Distribution levers for content
Content is King, but distribution is Queen (because she's often the one that gets everything done). How do you think of distribution when it comes to your content marketing? How does distribution strategy change when your audience is 0 vs. a larger network?
Distribution could resemble the thinking of television networks; be consistent - tell them what topic you are delivering and when to expect that content - every time. If I tune into Showtime at 9PM on Sundays, I know 100% that I will be watching "my show"... every time.
Christine, I have to ask, are you referring to marketing materials as content or a blog or video clip or something else, because although we use a wide variety of content and formats, it all depends on the audience's preferences.
For example, if talking about digital advertising, the ad that follows your search results, your audience is prospective buyers on a path to purchase perhaps. Or someone viewing the cute kitten videos through YouTube, where millions of views are an indication of both popularity and of audience potential.
And there are still some distribution methods relying on print publishing channels.
Can you provide Some guidance to shape responses.
If content is posted in a forest and nobody sees it, does it make a sound?
The cold fact is that building an audience is often the most difficult part of the project. The average non-fiction book only sells 250 copies per year. The average podcast receives 141 downloads in the first 30 days after it was posted. When you figure that the successful titles in books and podcasts can have sales/downloads in the millions, that means that there are a lot of titles/podcasts getting nearly zero attention.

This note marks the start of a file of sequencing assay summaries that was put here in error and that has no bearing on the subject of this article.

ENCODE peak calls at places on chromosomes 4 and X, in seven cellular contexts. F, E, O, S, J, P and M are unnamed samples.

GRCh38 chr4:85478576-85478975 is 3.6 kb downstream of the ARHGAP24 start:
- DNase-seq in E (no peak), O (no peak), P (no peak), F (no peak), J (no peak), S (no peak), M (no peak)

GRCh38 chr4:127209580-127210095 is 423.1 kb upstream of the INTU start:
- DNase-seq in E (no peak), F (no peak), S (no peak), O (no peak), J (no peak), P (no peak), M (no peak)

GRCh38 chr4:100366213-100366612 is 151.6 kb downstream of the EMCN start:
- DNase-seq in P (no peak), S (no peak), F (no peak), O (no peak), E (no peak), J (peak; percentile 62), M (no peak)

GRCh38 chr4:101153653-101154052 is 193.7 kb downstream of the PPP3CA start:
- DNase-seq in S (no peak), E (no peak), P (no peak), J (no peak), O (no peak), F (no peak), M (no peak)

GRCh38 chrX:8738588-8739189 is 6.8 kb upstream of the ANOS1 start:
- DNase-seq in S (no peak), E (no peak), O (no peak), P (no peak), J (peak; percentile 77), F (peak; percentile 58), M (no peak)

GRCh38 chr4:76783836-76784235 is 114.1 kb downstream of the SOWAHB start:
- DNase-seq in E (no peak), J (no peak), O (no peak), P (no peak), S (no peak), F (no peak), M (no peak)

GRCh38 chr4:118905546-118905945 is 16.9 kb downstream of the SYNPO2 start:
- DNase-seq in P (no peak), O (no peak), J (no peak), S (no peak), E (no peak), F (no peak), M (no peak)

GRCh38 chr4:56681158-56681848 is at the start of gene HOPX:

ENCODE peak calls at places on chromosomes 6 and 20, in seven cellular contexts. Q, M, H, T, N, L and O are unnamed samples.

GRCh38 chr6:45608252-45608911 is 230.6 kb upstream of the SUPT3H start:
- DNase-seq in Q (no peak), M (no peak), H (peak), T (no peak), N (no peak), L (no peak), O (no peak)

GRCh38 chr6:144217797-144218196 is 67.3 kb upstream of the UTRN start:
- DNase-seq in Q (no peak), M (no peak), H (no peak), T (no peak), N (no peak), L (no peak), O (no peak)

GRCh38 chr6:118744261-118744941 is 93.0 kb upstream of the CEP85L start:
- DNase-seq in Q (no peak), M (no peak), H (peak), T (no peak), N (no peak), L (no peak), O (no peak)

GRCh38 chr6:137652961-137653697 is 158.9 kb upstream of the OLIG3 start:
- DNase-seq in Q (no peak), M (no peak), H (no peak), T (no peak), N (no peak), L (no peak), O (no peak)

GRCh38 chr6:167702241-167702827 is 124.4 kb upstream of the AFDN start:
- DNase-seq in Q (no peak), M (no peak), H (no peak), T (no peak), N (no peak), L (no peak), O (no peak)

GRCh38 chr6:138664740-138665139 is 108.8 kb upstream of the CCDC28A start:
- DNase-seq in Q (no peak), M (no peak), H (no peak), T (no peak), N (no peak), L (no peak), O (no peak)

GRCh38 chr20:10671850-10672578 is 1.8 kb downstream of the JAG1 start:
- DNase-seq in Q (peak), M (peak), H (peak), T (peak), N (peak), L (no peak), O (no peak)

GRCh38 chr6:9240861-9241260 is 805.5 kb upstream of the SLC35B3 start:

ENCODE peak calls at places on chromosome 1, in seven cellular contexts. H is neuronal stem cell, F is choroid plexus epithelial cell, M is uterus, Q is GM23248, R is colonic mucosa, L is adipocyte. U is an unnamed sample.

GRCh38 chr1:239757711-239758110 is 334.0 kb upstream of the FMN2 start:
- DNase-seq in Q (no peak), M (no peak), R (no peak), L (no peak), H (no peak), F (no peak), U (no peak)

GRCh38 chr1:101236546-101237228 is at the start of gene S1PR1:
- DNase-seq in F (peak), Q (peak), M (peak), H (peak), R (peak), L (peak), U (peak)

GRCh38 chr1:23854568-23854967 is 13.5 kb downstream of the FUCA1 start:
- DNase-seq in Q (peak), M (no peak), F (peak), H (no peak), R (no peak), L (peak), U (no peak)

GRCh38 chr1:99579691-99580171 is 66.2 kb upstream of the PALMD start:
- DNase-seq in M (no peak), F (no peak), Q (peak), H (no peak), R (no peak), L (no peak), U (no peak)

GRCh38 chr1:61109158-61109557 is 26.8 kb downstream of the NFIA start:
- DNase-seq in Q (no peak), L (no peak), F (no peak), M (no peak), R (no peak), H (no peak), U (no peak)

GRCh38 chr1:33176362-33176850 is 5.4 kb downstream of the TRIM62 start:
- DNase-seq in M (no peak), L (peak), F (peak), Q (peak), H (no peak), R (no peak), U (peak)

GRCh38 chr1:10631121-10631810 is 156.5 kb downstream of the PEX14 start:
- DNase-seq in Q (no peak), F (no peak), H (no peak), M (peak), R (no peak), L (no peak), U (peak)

Another cold fact is that it can take years to find and build an audience. If you have a large customer base that you can market your content to, then you start with a major advantage.
How do you build an audience? The old fashioned way: promote the heck out of it. Pick a content site that you would like to emulate, and look for how it promotes its posts. How many times does it post on Twitter, LinkedIn, Facebook, Google+, Instagram, or other sites about this single post? How many other people are posting on social media about this content? I expect that you'll find a lot of posts on many social media channels.
Promote it at relevant conferences. Promote it in marketing material from your company. Nobody will come and engage with the content if they don't know about it, so you have to spend a lot of time and energy promoting it after you've created the content.